Set in a middle-class Parisian milieu, newcomer Marilou Berry (daughter of actors Josiane Balasko and Richard Berry) plays a plump girl, Lolita, who appears to be angry not only with herself but also the rest of the universe. She thinks she's too fat, too plain, and simply won't pass muster on any of the counts that matter. Worse, her father (Jean-Pierre Bacri) is a self-obsessed writer and publisher who barely acknowledges her existence. The poor girl seems to think that anyone would only want to get to know her because of her dad's cachet of celebrity and power. In addition, she has to cope with a wafer-thin stepmother who's only slightly older than she is. She hooks up with her voice coach (the redoubtable Jaoui) who helps to instill at least a little self-confidence and enables her to pursue her goal of recognition. That comes in a musical finale when Lolita takes part in a singing ensemble, and her voice soars to the heights.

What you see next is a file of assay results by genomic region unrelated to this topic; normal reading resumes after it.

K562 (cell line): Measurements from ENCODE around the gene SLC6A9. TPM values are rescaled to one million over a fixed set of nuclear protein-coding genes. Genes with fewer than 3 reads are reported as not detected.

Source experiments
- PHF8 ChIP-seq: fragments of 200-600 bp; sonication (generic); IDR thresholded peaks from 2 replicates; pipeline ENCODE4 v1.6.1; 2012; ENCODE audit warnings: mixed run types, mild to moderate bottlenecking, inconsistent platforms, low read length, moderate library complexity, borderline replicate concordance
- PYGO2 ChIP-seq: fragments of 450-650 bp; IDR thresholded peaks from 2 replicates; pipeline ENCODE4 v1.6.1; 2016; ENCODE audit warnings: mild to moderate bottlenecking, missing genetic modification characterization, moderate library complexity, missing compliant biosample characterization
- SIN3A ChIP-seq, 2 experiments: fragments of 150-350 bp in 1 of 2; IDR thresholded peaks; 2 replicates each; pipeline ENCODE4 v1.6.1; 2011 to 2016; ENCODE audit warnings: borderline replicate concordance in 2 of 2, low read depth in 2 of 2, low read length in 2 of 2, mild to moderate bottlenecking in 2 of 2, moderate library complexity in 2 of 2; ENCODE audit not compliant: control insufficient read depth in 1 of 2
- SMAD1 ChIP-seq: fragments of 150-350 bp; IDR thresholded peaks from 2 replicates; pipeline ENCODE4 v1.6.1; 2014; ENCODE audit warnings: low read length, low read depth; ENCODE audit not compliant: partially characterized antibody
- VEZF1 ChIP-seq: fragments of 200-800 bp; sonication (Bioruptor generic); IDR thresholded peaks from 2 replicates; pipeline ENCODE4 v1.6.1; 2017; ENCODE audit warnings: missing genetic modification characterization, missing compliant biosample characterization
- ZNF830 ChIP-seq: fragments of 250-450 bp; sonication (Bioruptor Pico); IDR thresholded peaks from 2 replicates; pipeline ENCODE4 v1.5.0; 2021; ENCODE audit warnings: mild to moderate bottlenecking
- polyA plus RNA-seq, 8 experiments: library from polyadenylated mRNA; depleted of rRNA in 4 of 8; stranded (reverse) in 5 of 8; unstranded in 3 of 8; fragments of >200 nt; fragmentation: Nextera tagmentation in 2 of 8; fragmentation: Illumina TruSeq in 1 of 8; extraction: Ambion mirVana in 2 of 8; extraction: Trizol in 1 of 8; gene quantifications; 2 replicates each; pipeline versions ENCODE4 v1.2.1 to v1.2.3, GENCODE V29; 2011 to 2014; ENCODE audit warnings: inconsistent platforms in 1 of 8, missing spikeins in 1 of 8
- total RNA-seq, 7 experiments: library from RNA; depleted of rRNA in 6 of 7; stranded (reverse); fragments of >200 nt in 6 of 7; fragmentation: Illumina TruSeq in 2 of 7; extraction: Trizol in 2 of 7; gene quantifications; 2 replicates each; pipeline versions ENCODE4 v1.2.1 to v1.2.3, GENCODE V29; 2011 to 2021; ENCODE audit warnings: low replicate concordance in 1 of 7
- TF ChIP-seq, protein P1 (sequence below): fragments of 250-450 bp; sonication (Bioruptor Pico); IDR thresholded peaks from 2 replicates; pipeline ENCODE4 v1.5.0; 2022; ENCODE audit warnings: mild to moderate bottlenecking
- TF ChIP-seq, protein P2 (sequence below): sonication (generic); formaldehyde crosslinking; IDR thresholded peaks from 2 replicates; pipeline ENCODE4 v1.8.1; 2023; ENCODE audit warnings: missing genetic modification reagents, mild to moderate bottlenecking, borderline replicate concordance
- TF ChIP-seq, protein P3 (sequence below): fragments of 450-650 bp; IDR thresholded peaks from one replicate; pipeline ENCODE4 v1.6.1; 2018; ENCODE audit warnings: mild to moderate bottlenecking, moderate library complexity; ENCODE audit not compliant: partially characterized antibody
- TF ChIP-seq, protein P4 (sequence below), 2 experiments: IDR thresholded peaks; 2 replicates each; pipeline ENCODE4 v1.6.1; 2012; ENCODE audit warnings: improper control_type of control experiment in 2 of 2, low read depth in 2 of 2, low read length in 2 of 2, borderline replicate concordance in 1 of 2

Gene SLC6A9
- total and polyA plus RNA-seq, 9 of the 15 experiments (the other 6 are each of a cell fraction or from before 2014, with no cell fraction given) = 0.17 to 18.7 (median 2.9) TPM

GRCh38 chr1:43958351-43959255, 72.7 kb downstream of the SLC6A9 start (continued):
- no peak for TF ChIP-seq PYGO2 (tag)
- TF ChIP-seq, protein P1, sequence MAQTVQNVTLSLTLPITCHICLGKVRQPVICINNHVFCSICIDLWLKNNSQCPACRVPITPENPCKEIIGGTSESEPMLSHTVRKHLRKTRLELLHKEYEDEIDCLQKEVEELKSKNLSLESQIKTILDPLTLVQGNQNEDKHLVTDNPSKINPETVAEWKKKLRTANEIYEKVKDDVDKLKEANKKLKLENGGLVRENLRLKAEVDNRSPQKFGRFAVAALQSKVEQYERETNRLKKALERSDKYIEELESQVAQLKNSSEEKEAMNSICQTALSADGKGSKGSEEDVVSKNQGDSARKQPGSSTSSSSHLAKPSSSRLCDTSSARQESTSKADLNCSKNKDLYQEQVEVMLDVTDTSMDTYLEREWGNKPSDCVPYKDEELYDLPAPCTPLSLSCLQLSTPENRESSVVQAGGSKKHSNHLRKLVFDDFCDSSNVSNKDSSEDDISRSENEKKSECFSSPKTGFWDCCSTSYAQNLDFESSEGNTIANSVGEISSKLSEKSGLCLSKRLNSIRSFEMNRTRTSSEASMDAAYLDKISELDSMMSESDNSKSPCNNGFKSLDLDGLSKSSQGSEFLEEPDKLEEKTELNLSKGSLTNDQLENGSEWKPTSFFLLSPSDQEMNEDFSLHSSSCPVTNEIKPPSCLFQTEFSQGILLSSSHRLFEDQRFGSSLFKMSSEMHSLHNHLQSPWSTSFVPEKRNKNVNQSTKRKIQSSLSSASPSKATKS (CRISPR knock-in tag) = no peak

"Look at Me," succinctly paced and written with economy of style, will strike chords of human recognition amongst us all. Jaoui coaxes beautifully judged performances from the likes of Berry, Bacri and the rest of the cast, never putting an emotion out of place. With its Allenesque ironies, "Look at Me" is a film that should have a bon voyage way outside of its native shores. Starring Marilou Berry, Agnes Jaoui and Jean-Pierre Bacri. Directed and written by Agnes Jaoui. Produced by Jean-Philippe Andraca and Christian Berard. An SPC release. Comedy. French-language; subtitled. Rated PG-13 for brief language and a sexual reference. Running time: 110 min